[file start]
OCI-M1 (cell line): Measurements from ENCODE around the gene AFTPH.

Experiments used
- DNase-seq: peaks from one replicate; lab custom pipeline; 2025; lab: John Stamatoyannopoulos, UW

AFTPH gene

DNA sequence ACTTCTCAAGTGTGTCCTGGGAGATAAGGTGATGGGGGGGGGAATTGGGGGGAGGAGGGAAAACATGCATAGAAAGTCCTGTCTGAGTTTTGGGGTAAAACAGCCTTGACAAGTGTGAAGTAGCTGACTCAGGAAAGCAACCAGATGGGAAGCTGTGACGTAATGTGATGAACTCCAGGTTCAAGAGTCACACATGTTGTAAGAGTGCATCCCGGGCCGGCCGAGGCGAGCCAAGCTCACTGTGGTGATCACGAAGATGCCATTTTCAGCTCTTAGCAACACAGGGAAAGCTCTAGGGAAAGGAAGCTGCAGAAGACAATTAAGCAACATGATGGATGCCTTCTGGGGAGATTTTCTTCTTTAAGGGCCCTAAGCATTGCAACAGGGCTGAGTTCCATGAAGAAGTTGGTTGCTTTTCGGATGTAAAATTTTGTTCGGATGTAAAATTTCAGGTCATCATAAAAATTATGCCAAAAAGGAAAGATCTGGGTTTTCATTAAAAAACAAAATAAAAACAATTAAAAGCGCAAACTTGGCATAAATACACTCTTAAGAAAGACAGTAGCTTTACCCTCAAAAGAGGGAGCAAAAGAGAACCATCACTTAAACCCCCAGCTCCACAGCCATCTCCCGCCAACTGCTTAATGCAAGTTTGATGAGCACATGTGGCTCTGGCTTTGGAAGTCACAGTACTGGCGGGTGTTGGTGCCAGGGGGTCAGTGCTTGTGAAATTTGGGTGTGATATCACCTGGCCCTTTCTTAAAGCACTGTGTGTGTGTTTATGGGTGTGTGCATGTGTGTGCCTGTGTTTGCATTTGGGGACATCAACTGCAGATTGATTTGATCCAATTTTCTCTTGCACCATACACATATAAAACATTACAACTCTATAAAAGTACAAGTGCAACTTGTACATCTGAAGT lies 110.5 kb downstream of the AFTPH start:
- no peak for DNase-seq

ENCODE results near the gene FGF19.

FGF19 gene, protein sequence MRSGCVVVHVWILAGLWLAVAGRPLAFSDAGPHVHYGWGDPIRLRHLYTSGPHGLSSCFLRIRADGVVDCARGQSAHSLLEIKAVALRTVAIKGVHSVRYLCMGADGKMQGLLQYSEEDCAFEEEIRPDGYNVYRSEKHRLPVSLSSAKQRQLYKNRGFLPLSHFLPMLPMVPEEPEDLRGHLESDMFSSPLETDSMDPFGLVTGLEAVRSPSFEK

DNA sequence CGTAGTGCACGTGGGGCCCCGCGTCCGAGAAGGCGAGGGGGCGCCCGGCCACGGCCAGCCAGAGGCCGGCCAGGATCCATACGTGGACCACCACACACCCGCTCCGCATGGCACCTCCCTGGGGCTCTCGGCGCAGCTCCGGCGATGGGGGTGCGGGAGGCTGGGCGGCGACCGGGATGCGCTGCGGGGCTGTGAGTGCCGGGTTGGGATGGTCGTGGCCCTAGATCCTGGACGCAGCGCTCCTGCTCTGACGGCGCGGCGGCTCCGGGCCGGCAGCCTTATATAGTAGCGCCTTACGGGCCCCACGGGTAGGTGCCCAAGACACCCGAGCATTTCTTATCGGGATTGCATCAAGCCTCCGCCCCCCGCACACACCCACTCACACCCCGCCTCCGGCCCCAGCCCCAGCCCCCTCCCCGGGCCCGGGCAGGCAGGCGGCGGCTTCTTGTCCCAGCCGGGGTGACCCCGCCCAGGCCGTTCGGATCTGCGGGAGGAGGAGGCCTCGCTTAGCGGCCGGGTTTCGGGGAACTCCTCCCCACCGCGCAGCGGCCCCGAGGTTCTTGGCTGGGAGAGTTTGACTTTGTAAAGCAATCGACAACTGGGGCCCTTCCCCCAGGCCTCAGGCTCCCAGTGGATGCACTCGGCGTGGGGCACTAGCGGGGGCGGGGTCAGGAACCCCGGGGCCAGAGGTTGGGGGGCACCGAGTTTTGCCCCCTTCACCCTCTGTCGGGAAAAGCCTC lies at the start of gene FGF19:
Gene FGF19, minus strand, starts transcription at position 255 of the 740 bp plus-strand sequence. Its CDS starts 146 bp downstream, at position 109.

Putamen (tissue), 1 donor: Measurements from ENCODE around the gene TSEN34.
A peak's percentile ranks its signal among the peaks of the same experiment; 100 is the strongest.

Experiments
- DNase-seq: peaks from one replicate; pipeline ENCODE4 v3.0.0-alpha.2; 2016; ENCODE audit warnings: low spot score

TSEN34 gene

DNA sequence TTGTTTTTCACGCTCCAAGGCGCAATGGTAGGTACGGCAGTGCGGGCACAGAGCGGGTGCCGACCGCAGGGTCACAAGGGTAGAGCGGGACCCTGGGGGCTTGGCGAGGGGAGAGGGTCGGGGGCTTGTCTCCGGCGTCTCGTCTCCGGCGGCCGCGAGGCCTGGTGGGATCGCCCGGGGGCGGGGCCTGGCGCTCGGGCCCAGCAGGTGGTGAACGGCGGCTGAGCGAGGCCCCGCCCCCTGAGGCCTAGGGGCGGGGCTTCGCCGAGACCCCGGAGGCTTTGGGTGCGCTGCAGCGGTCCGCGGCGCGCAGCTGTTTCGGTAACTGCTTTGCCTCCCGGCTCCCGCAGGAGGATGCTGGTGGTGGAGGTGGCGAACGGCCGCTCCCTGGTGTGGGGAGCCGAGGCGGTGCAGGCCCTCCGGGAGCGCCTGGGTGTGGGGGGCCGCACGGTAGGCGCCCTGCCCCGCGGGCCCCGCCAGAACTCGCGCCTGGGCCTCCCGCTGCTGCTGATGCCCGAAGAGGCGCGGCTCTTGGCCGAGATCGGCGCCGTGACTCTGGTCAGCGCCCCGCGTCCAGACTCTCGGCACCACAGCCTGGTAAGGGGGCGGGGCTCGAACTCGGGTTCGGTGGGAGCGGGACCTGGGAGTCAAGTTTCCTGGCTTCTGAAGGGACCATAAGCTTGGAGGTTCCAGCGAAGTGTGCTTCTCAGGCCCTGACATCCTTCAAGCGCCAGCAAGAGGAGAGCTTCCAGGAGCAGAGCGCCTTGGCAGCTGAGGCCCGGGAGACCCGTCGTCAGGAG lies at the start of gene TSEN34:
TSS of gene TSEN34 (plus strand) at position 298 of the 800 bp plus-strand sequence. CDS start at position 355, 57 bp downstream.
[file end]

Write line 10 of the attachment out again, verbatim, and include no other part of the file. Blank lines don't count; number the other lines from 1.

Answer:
Gene FGF19, minus strand, starts transcription at position 255 of the 740 bp plus-strand sequence. Its CDS starts 146 bp downstream, at position 109.